Copyright (c) 2006 Federal Energy Bar Association
Energy Law Journal
ARTICLE: REGULATION AND LIBERALIZATION OF THE EUROPEAN ELECTRICITY MARKET - A GERMAN VIEW
27 Energy L. J. 423
Prof. Dr. Thomas von Danwitz* +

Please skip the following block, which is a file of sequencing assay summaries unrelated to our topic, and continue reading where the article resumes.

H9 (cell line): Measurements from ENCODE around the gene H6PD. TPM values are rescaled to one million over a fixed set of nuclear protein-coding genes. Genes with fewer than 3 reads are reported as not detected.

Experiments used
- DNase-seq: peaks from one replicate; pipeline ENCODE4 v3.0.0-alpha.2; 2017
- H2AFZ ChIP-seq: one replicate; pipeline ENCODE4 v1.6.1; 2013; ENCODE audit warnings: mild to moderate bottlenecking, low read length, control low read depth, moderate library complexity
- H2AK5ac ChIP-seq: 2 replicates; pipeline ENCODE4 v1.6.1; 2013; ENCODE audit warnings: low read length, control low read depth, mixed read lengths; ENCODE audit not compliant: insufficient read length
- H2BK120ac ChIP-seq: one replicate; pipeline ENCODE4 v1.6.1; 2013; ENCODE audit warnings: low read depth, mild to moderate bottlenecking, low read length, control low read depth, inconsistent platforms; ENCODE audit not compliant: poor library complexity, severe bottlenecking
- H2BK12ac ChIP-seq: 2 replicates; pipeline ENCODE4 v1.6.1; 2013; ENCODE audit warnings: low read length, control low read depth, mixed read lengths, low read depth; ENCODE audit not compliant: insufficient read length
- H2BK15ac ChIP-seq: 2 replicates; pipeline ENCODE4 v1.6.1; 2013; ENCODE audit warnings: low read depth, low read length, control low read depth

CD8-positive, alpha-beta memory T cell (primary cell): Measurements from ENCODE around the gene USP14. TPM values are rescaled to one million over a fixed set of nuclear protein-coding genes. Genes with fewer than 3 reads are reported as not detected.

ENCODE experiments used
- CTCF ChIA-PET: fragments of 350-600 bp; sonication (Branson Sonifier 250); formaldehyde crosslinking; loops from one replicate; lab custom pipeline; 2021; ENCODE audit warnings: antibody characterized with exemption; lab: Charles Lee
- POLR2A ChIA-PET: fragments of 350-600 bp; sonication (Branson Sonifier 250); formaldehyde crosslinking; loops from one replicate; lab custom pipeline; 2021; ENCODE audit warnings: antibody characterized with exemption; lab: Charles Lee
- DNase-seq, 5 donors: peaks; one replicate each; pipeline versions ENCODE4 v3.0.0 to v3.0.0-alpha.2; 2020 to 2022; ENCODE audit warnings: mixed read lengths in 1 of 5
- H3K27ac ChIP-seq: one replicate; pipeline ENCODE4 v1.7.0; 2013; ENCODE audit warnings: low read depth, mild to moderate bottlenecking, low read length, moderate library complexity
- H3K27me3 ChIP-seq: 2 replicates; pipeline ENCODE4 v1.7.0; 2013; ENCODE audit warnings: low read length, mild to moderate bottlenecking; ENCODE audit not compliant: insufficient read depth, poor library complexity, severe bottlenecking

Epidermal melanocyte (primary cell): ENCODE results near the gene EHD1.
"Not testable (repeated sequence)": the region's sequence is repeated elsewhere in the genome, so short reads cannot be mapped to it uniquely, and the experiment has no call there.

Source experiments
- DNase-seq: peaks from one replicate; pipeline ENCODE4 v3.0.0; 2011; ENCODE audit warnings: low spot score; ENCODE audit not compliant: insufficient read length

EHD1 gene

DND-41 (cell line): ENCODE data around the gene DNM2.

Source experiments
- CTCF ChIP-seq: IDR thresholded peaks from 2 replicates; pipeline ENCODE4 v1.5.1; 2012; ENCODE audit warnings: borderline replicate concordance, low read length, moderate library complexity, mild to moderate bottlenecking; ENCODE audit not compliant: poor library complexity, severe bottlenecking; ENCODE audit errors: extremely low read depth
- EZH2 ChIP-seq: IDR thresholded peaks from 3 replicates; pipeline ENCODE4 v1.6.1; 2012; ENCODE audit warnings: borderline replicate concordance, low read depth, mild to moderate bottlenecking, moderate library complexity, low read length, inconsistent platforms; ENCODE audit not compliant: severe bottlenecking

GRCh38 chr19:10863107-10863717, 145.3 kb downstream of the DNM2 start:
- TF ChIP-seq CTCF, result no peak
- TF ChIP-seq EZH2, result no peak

As of late, "liberalization" and "regulation" of electricity markets have devolved into expressions of largely inflated use, perhaps the safest and fastest way for those terms to become meaningless. But, properly understood, these terms remain meaningful, reflecting a fundamental change in the legal framework designed for energy markets; a change which started in the U.S. and which now, after some delay, is occurring in Europe as well. Liberalization, for purposes here, refers to the abolition of the rights of monopolies, rights which accorded European and U.S.-American energy suppliers protection against competition. Regulation, as used here, has a double meaning. First, it relates to measures taken or enacted to ensure competition in liberalized (energy) markets. In this respect, regulation constitutes a type of sector-specific competition law, adjusted to meet the economic and technical characteristics of the various energy markets. Second, regulation makes it possible to take account of the fundamental importance of secure and reliable energy supply for the public welfare. Under this view of regulation, the vagaries of energy supply are not left to the forces of supply and demand. Instead, the imposed regulation specifies specific standards - for example, with regard to so-called services of general interest and to security of supply. In so doing, these regulations limit private market development. Thus, regulation is both a result of, and a necessary accompaniment to market liberalization. It is important to bear in mind that, while some form of regulation may be needed to ...
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